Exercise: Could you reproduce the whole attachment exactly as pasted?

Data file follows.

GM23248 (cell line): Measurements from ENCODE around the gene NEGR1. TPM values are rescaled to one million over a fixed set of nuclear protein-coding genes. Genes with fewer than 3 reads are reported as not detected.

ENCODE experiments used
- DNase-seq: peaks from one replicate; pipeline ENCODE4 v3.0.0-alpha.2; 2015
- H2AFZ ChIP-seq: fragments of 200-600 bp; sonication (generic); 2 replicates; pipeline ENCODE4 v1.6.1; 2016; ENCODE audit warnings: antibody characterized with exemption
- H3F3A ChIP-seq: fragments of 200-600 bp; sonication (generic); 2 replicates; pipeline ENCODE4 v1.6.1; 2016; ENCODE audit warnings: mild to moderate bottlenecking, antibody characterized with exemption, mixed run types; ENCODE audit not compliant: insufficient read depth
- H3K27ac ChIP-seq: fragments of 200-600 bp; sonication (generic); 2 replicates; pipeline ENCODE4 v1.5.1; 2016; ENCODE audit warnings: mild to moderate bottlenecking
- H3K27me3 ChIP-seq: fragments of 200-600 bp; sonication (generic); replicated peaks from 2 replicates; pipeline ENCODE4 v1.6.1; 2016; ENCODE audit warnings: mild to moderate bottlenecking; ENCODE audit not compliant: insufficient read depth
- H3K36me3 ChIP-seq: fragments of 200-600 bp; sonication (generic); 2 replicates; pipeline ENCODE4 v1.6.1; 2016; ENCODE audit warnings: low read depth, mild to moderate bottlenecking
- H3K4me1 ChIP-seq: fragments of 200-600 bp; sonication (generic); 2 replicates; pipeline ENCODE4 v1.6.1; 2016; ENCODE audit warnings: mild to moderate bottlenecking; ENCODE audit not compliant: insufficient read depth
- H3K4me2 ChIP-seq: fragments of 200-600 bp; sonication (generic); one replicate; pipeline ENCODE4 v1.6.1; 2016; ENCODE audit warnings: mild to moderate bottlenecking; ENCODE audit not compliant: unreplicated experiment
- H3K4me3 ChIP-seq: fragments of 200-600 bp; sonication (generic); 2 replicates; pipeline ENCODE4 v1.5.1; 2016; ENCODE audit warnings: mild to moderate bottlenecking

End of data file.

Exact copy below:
GM23248 (cell line): Measurements from ENCODE around the gene NEGR1. TPM values are rescaled to one million over a fixed set of nuclear protein-coding genes. Genes with fewer than 3 reads are reported as not detected.

ENCODE experiments used
- DNase-seq: peaks from one replicate; pipeline ENCODE4 v3.0.0-alpha.2; 2015
- H2AFZ ChIP-seq: fragments of 200-600 bp; sonication (generic); 2 replicates; pipeline ENCODE4 v1.6.1; 2016; ENCODE audit warnings: antibody characterized with exemption
- H3F3A ChIP-seq: fragments of 200-600 bp; sonication (generic); 2 replicates; pipeline ENCODE4 v1.6.1; 2016; ENCODE audit warnings: mild to moderate bottlenecking, antibody characterized with exemption, mixed run types; ENCODE audit not compliant: insufficient read depth
- H3K27ac ChIP-seq: fragments of 200-600 bp; sonication (generic); 2 replicates; pipeline ENCODE4 v1.5.1; 2016; ENCODE audit warnings: mild to moderate bottlenecking
- H3K27me3 ChIP-seq: fragments of 200-600 bp; sonication (generic); replicated peaks from 2 replicates; pipeline ENCODE4 v1.6.1; 2016; ENCODE audit warnings: mild to moderate bottlenecking; ENCODE audit not compliant: insufficient read depth
- H3K36me3 ChIP-seq: fragments of 200-600 bp; sonication (generic); 2 replicates; pipeline ENCODE4 v1.6.1; 2016; ENCODE audit warnings: low read depth, mild to moderate bottlenecking
- H3K4me1 ChIP-seq: fragments of 200-600 bp; sonication (generic); 2 replicates; pipeline ENCODE4 v1.6.1; 2016; ENCODE audit warnings: mild to moderate bottlenecking; ENCODE audit not compliant: insufficient read depth
- H3K4me2 ChIP-seq: fragments of 200-600 bp; sonication (generic); one replicate; pipeline ENCODE4 v1.6.1; 2016; ENCODE audit warnings: mild to moderate bottlenecking; ENCODE audit not compliant: unreplicated experiment
- H3K4me3 ChIP-seq: fragments of 200-600 bp; sonication (generic); 2 replicates; pipeline ENCODE4 v1.5.1; 2016; ENCODE audit warnings: mild to moderate bottlenecking